Kevin Smith Claims The Original Ending To ‘Joker’ Was So Much Darker, Offers His One Criticism Of The Movie


Warner Bros.

Hate it, like it, or love it, Joker made enough money to pay for a lifetime of Jared Leto’s therapy.

As of the end of 2019, the Todd Phillips directed thriller grossed a worldwide total of $1.063 billion, becoming the highest-grossing R-rated film of all-time and becoming the first R-rated film to pass the billion-dollar mark.

This goes without saying, but don’t read this shitty article any further if you haven’t seen the movie. I’m talking to you Travis.

Now that we shed those losers, lets talk about the end of the movie.

Jay and Silent Bob Reboot director Kevin Smith recently revealed that he heard from a reliable industry source that the ending scene, which features Arthur Fleck speaking with a psychiatrist in an insane asylumm, was originally supposed to be a whole lot darker.

Via Uproxx:

On a recent episode of the Fatman Beyond podcast, the Jay and Silent Bob Reboot director was told by Someone In the Know that “the ending in the hospital was different.” While in Arkham, Arthur Fleck/the Joker starts laughing in front of a confused psychiatrist. She asks him, “What’s so funny?” He responds, “I was just thinking of something funny.” Here’s where the endings differ. “What was supposed to happen was you flashed back to the death or Thomas and Martha Wayne and it was him killing Thomas and Martha Wayne and the boy was screaming and crying and he turned to walk away and he turned back, shrugged, and shot the kid. Credits,” Smith said.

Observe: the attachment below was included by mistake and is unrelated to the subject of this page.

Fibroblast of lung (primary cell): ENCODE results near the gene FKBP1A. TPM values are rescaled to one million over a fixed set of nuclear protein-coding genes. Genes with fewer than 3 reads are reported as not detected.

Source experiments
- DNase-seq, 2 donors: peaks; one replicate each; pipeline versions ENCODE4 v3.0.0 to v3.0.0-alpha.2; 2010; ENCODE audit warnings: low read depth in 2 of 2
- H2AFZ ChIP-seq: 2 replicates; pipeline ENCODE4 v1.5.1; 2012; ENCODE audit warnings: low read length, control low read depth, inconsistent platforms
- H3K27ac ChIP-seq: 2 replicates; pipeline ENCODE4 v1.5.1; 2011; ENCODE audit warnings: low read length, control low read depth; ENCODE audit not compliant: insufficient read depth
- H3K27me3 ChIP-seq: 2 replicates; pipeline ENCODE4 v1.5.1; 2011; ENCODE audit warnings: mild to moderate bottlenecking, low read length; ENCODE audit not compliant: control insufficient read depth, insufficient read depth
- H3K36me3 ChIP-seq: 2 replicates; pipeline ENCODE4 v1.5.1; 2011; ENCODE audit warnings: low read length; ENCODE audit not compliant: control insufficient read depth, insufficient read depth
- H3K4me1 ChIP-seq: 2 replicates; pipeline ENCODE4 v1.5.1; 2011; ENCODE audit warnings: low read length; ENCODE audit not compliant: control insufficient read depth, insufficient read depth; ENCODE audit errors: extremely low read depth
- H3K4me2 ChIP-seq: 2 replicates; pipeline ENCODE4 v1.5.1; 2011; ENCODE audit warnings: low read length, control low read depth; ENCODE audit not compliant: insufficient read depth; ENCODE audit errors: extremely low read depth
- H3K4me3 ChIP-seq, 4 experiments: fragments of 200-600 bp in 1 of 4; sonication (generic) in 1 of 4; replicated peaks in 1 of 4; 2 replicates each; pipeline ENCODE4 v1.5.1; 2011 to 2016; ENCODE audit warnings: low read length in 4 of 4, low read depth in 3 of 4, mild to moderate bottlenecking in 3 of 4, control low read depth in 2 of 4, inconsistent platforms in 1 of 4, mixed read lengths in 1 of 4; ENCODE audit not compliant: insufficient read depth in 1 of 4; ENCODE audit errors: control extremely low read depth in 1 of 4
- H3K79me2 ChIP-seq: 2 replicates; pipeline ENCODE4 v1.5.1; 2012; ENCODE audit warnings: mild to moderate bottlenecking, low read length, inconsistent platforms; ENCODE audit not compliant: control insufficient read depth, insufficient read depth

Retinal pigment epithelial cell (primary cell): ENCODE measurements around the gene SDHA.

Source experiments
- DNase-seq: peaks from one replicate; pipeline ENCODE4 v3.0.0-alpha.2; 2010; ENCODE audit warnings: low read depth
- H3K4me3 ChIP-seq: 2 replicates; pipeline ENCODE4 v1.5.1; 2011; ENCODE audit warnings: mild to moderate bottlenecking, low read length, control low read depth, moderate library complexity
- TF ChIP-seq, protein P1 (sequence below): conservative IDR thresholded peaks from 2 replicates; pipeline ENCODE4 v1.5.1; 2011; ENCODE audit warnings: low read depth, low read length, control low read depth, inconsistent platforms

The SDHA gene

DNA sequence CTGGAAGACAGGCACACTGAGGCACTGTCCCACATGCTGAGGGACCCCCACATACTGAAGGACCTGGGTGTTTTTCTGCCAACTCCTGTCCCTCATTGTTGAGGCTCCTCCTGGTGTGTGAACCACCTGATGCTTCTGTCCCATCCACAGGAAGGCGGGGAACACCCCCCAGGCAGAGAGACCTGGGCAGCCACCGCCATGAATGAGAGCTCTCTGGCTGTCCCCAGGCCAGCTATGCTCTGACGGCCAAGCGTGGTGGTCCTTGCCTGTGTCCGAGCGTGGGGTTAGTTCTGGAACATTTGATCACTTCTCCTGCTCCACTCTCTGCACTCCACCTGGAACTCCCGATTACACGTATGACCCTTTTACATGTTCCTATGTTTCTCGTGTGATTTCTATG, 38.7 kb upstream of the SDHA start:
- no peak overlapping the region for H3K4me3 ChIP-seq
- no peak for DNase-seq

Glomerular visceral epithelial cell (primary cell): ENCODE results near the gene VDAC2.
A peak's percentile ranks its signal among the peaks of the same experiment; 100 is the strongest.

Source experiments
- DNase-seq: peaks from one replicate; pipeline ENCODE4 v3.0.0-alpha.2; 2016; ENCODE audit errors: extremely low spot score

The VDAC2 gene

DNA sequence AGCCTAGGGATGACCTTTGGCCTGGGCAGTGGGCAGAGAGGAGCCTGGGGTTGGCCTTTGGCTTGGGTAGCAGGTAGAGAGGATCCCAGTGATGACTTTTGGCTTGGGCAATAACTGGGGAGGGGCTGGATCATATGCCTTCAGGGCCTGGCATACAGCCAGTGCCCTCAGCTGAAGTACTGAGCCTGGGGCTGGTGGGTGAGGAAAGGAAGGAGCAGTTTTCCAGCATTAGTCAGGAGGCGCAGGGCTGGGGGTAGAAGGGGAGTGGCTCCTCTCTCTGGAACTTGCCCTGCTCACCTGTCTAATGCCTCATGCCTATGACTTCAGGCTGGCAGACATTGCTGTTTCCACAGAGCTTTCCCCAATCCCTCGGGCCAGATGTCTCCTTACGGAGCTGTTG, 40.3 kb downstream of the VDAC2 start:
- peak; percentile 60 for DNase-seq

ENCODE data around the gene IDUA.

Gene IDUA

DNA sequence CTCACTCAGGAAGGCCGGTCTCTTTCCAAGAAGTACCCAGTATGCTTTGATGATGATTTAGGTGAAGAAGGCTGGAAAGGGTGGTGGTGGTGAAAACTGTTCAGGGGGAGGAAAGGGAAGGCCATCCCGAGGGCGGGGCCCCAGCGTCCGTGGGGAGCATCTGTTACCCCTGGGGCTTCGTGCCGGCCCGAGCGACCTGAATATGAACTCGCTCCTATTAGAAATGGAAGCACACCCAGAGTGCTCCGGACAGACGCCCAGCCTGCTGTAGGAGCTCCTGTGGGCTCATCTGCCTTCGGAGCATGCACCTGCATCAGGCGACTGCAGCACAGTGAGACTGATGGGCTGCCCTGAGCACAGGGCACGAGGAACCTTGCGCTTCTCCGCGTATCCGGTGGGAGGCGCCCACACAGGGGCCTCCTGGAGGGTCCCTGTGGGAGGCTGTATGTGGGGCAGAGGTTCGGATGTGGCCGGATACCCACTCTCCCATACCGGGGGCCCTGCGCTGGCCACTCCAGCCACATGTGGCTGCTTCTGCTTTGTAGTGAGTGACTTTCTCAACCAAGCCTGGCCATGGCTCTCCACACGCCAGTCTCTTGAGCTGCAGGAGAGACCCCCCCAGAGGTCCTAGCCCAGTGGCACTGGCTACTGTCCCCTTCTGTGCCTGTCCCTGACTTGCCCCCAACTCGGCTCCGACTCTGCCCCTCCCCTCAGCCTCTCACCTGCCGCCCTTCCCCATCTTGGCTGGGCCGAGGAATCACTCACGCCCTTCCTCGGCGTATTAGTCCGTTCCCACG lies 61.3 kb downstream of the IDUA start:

Smith said he would have preferred for the movie to end “triumphantly” with Fleck with dancing on cars while Gotham rioters cheered around him, and the hospital scene was nothing more than a ploy to “win awards.”

His one other criticism: the 2-hour movie could have been cut down to 90 minutes.

The Joker talk begins at 16:30 in the video below.

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Matt’s love of writing was born during a sixth grade assembly when it was announced that his essay titled “Why Drugs Are Bad” had taken first prize in D.A.R.E.’s grade-wide contest. The anti-drug people gave him a $50 savings bond for his brave contribution to crime-fighting, and upon the bond’s maturity 10 years later, he used it to buy his very first bag of marijuana.